Knights bottle up Royals 21-7 in rematch for section crown
by Bruce Strand
Elk River Star News sports
For the first five minutes of the second half, it appeared that Rogers Royals were taking charge of the section title game, and that their opponents would soon start to crumble, like most previous foes had this year once the Royals got going.
However, St. Michael-Albertville would not fade away. The Knights took Rogers’ best punch and answered quickly with a couple of their own, and wore down the previously-unbeaten Royals 21-7 on Friday evening in Rogers for the Section 5A-6 championship.
The Knights, who lost to the Royals 38-37 in overtime in the conference championship game three weeks earlier, take an 8-1 record to the state tournament.
“They did a phenomenal job bottling up our big play guys,” said Rogers coach Marc Franz. “You’ve got to give St. Michael credit. They came out and executed. They outplayed us and out-coached us tonight.”
It was a crushing setback for the Royals and their 20 seniors as they finished 8-1 with their offense shut down for the only time this year.
“The kids had high goals and achieved some of them,” said Franz. “I am proud we are in a situation in Rogers where we can set extremely high goals, and I mean realistically, not just paying lip service. But when you commit yourself to high goals like that, it hurts when you don’t reach them.”
Rogers was averaging 48 points, had never scored fewer than 38, and manhandled Elk River 52-14 six days earlier, so it was astonishing that the Knights blanked them 7-0 in the first half. The Royals’ lone good drive was stopped at the five-yard-line.
However, Rogers came out snorting after halftime. Nate Weber busted 48 yards for a touchdown on the third play to tie the score, after which the Royals’ fired-up defense threw the Knights for losses on two straight plays, and forced a punt. The Royals started from midfield and barged for two first downs. Then it fizzled.
Two penalties — a false start and a holding — made the Royals settle for a field goal attempt. It was a 38-yarder that’s normally a routine task for Isaac Aanerud, but this one fluttered wide right. The Royals had muffed their chance to take the lead, and they never got back in the groove offensively.
“I thought we had turned the corner there,” said Franz, “but penalties took away our momentum. But there were plenty of other (costly) plays in the game, too.”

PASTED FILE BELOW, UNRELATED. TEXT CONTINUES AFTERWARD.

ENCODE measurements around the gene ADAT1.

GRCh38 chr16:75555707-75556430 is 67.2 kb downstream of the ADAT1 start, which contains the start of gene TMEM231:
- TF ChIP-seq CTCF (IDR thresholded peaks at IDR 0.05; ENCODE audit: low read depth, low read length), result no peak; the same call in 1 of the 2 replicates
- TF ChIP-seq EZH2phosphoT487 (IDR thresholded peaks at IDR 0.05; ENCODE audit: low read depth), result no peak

The Knights, rejuvenated, quickly drove 79 yards, capped by Chris Kartel’s 35-yard burst for a touchdown.
“The momentum was definitely in Rogers’ favor,” said Essler, “when they scored right away, but we were able to hang in there and be resilient.”
Rogers committed a personal foul on the subsequent kick return, then another false start on a running play, and had to punt from its own 13.
The Knights were perched on the Royal 44 after the punt. They completed the one-two punch combo with Jackson Greenwaldt hitting Austin Wick for a seven-yard touchdown that made it 21-7.
When STMA stuffed a fourth-and-one sneak by Rogers quarterback Connor Henderson at the Knights’ 30 with seven minutes left, the game was pretty much over. In fact, they ran out the clock.
The Knights, who gave up 303 yards passing and 187 rushing in the loss to Rogers in the Mississippi 8 championship game, held the same team to 61 passing and 196 rushing in the Section 5A-6 championship game.
“The first time we played them was on a Wednesday, with two days prep,” said Essler. “This time we had more walk-throughs, more film, more practice time to work with defensive schemes, and the kids were able to handle a lot more that we threw at them. I think that was the difference tonight.”
The Royals are accustomed to several big plays per game, mainly from Gunnar Bloom (18 touchdowns) and Weber (16 touchdowns).
When Gunnar or Nate get into an open field, they are dangerous,” said Franz. “Nate got loose that one time but otherwise St. Michael did phenomenal job keeping them in check.”
Rogers averaged 5.9 yards per rush — Bloom had 65 in 15 carries, Weber 51 in four, and Travis Dietl 70 in 10 carries — but never got the big play on the ground or in the air.
“Joe Killian was phenomenal tonight,” said Essler, referring to his senior defensive end. “He was flying all over the place. All four of our linebackers were great.”
Meanwhile, Kartes barged for 134 yards in 21 carries for the Knights, who had 241 rushing and 118 passing.
The biggest play of the first half was supplied by Knight punter Jordan Joseph, who bolted 20 yards out of punt formation on fourth-and-three play. That kept alive their game-opening drive, which Noah Evans capped with a two-yard run.
Rogers responded with a swift, sure drive to the Knights five, including runs of 16 and 15 yards by Bloom. But the Knights stuffed him twice, and when the Royals went for the TD on fourth down at the three, the Knights broke up a pass by Henderson.
“I think that was big for our confidence,” said Essler. “When the field shrinks down there, you can be more aggressive with your defensive backs and corners, and we were able to make some plays and get off the field. They had really been moving the ball. So that was a turning point.”
The Knights fumbled five times in the first half, but recovered three, and two of those came on their touchdown drive. They got a break late in the half when another apparent fumble was recovered by Rogers at the Knights 10 but an official ruled that the ball was down before the fumble.
In the long, sad huddle with his seniors in the end zone after the game, Franz expressed how much respect he had for the effort they put in, the esteem he felt for them, and how much the coaches would miss working with them every day.
“When you decide to play a competitive sport,” Franz reflected, his voice quivering slightly, “you know that it’s almost always going to end in a loss. And it’s always sudden. You always think, ‘I thought we had a little more in us.’ You never get used to it.”